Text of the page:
Great swatches of Canadian literature are occupied by a collective phenomenon I call phantom characters.
These are fictional human beings who don’t really emerge from the narrative, or assume rounded dimensions. They’re like individual blanks accompanied by a set of instructions from the author to the reader, on what to make of them. These semi-human personalities often have a mysteriously soulful presence and display extreme, but somehow poetically appropriate, behaviour.
Jane Urquhart and Michael Ondaatje love this sort of character, and now Vancouverbased author Lee Henderson, in his debut novel, The Man Game (Viking Canada, $32), joins their company. Numberone phantom character in the novel, set mostly in 1886 Vancouver, but intertwined with a narrative of the present-day city, is 17-year-old Molly Erwagen, married to Sammy Erwagen, quadriplegic bookkeeper to a Vancouver sawmill manager. Her green eyes, “flecked by a saffron cascade of fallen flames,” and her “moonlit” beauty have a preternatural effect on men, who view her as a “goddess.” One besotted male claims, “She’s how we know God exists.” Another man, in her presence, feels like “a peer to God.”
Why exactly they feel this way we don’t know. It must have something to do with that saffron cascade. This arbitrariness becomes a problem in the works of Urquhart and Ondaatje because sooner or later their phantom characters find themselves in a conventional narrative, but at least The Man Game, from start to finish, is an assay into the “unknown weird,” as one character puts it. Anything goes. Case in point is the “man game” of the novel’s title, an invention of Molly’s. The game is a rarefied form of pro-wrestling between two naked men — the nudity keeps the game “honest” — a combination of martial arts, dancing and acrobatics.
Like everything else in the narrative, this man game, a literary conceit, asks not to be taken too seriously. Interspersed in the pages of the novel are doodle-like sketches of combatants engaged in man-game manoeuvres with such fanciful titles as “The Totoosh Twister.” Henderson describes one move as involving “a lunging vaudeville stomp alternating with an operatic scissorstep, boldly slashing the crapulent leg off a genteel tiptoeing, building up speed with this half-drunken, half-musical stagger for the inevitable banana flip.”
In Canadian novels with phantom characters and phantom activities, one thing stands out as real. That is the landscape, particularly landscape in its most bloody-minded aspect. In British Columbia this means forest fires. Henderson’s description of such a conflagration at the beginning of his novel is even more vivid and grotesque than the epic forest fires in Jack Hodgins’s Broken Ground and Joseph Boyden’s Three Day Road.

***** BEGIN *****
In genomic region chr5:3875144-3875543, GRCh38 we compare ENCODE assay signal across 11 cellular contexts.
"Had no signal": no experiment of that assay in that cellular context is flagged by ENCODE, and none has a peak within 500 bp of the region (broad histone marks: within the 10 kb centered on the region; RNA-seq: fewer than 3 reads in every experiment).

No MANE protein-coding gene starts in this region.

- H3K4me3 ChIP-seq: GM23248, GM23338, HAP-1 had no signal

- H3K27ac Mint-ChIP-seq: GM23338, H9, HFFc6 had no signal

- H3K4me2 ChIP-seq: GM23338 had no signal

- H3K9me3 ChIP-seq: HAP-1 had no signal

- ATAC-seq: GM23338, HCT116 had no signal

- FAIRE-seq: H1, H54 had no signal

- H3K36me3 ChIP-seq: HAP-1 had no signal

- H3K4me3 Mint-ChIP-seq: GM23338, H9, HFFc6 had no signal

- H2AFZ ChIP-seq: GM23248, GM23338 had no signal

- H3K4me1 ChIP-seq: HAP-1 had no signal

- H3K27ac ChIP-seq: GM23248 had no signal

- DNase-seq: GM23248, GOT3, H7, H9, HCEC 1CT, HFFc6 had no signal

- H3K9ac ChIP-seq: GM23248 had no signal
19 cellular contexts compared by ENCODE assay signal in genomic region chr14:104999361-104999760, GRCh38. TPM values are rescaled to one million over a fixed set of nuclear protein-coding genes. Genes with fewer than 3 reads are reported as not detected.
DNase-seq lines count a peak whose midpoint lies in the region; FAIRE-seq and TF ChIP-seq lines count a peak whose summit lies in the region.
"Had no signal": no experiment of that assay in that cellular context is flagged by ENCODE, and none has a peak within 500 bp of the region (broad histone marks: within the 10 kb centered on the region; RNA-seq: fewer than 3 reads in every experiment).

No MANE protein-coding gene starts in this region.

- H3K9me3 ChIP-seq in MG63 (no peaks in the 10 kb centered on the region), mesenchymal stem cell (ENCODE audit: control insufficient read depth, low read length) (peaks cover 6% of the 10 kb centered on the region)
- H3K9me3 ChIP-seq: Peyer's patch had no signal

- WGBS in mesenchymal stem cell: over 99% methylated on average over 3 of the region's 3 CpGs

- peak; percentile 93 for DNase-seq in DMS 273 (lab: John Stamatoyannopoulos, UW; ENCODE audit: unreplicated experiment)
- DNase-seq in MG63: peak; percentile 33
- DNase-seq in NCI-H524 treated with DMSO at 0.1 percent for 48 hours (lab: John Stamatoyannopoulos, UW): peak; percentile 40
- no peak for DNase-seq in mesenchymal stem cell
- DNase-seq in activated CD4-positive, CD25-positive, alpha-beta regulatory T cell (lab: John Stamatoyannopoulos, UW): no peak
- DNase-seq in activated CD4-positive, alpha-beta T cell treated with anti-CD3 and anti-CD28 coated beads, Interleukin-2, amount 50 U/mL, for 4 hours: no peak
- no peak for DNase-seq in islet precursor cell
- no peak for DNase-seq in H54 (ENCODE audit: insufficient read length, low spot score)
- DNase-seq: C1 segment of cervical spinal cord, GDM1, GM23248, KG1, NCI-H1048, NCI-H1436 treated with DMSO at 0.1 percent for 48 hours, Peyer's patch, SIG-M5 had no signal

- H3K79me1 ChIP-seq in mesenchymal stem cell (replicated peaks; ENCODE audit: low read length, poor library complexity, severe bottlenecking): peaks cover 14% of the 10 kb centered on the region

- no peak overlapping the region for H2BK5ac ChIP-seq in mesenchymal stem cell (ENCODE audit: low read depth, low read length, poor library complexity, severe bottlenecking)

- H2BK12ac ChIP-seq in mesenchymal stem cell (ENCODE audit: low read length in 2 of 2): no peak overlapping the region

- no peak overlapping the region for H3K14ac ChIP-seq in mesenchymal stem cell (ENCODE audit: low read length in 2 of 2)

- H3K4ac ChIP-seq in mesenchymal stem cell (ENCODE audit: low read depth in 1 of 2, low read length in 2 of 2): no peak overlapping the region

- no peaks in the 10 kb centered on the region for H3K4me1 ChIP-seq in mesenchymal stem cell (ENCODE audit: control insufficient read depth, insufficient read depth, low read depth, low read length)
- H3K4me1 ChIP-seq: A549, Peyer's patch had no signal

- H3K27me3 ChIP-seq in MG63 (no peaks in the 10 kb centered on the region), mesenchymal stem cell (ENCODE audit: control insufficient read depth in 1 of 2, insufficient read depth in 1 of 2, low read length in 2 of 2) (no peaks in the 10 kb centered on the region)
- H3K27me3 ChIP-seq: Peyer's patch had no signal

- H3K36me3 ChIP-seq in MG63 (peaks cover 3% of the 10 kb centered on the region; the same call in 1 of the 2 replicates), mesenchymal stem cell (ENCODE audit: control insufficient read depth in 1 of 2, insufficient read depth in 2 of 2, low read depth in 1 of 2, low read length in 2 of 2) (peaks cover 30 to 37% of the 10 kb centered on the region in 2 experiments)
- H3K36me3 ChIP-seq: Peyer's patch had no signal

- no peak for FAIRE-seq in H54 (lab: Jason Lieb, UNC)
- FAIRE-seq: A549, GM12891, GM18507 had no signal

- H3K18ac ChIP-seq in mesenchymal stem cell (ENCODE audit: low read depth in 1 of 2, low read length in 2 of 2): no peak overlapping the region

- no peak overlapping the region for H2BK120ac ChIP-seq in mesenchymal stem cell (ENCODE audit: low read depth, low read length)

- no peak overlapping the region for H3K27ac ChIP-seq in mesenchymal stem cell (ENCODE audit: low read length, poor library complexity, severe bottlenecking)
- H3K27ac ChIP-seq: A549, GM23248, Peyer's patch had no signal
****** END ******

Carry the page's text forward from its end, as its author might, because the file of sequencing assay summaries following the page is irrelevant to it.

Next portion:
In between fires, the landscape in the novel broods like a “jungle.” The city of Vancouver itself is slimy and rotten, its muddy streets full of decayed logs, its open spaces overgrown with moss and fungus, its air tainted with the stench of dead fish. “There was no other place like Vancouver anywhere in the world,” Henderson writes. “It was slop and here a man was swine.” Life is made bearable for Vancouverites only by liberal amounts of tobacco, hashish, opium and moonshine. Civic manifestation of the “unknown weird” takes the form of a series of underground tunnels linking key points in the city, notably the local whorehouse.
With the parallel narratives of 1886 and present-day Vancouver there is no end of complexities in the novel’s structure. I haven’t even mentioned, in the 1886 narrative alone, such important features as a talismanic, life-giving form of pastry, an enigmatic character known as The Whore Without a Face and a recurrent theme of tensions between whites and Chinese. What it all adds up to is hard to say. A key symbolic character is Sammy Erwagen, whose quadriplegia echoes the Western divorce of the body from the head. His miraculous recovery of both mobility and sensuality is a kind of riposte to the Ladies Temperance League, whose members want to “beautify Vancouver’s streets” and “encourage sobriety, diplomacy, virginity until marriage and prayer.” Their activities go against the grain of the “unknown weird,” a plentiful commodity on the West Coast, where, according to one character in the novel, there are “no boundaries between natural and supernatural.”
At times the reader feels as if these narrative themes, and the author’s inventiveness, is mostly an excuse to display verbal exuberance, including the use of such phrases as “cromagnonically hairy” to describe a naked man. I myself like verbal excess, and there are certainly times when Henderson’s prose has a propulsive rhythm as well as a rococo vocabulary. Describing the forest fire, for example, he writes, “A swatch of mossy earth collapsed into a burnt-out hollow in the ground and all that fresh oxygen ignited, shooting antheridia into the sky as an array of squirming sparks.”
Bravo. But reader, be warned: There are 513 pages of this.